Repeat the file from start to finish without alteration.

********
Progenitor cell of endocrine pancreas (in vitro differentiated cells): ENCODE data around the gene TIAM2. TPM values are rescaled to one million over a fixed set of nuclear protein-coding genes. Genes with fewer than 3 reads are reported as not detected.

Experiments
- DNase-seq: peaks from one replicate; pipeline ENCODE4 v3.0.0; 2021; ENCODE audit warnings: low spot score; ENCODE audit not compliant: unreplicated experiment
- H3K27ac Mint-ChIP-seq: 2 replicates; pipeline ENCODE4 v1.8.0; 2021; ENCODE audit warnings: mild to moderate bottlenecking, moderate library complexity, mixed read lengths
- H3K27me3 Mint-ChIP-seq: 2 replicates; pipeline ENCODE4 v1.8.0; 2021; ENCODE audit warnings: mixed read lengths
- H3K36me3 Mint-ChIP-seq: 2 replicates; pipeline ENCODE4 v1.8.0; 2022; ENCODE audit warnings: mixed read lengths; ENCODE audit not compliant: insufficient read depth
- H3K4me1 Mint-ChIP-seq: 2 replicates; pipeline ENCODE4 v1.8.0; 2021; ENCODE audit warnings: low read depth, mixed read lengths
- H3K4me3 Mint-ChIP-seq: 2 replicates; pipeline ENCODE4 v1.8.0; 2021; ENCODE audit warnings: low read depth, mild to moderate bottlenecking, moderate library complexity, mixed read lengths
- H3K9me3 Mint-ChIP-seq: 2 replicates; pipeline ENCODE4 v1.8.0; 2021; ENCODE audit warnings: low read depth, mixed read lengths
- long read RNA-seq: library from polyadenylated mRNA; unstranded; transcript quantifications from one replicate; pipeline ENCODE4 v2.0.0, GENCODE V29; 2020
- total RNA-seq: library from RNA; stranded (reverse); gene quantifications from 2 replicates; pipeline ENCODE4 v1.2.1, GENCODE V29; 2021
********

Progenitor cell of endocrine pancreas (in vitro differentiated cells): ENCODE data around the gene TIAM2. TPM values are rescaled to one million over a fixed set of nuclear protein-coding genes. Genes with fewer than 3 reads are reported as not detected.

Experiments
- DNase-seq: peaks from one replicate; pipeline ENCODE4 v3.0.0; 2021; ENCODE audit warnings: low spot score; ENCODE audit not compliant: unreplicated experiment
- H3K27ac Mint-ChIP-seq: 2 replicates; pipeline ENCODE4 v1.8.0; 2021; ENCODE audit warnings: mild to moderate bottlenecking, moderate library complexity, mixed read lengths
- H3K27me3 Mint-ChIP-seq: 2 replicates; pipeline ENCODE4 v1.8.0; 2021; ENCODE audit warnings: mixed read lengths
- H3K36me3 Mint-ChIP-seq: 2 replicates; pipeline ENCODE4 v1.8.0; 2022; ENCODE audit warnings: mixed read lengths; ENCODE audit not compliant: insufficient read depth
- H3K4me1 Mint-ChIP-seq: 2 replicates; pipeline ENCODE4 v1.8.0; 2021; ENCODE audit warnings: low read depth, mixed read lengths
- H3K4me3 Mint-ChIP-seq: 2 replicates; pipeline ENCODE4 v1.8.0; 2021; ENCODE audit warnings: low read depth, mild to moderate bottlenecking, moderate library complexity, mixed read lengths
- H3K9me3 Mint-ChIP-seq: 2 replicates; pipeline ENCODE4 v1.8.0; 2021; ENCODE audit warnings: low read depth, mixed read lengths
- long read RNA-seq: library from polyadenylated mRNA; unstranded; transcript quantifications from one replicate; pipeline ENCODE4 v2.0.0, GENCODE V29; 2020
- total RNA-seq: library from RNA; stranded (reverse); gene quantifications from 2 replicates; pipeline ENCODE4 v1.2.1, GENCODE V29; 2021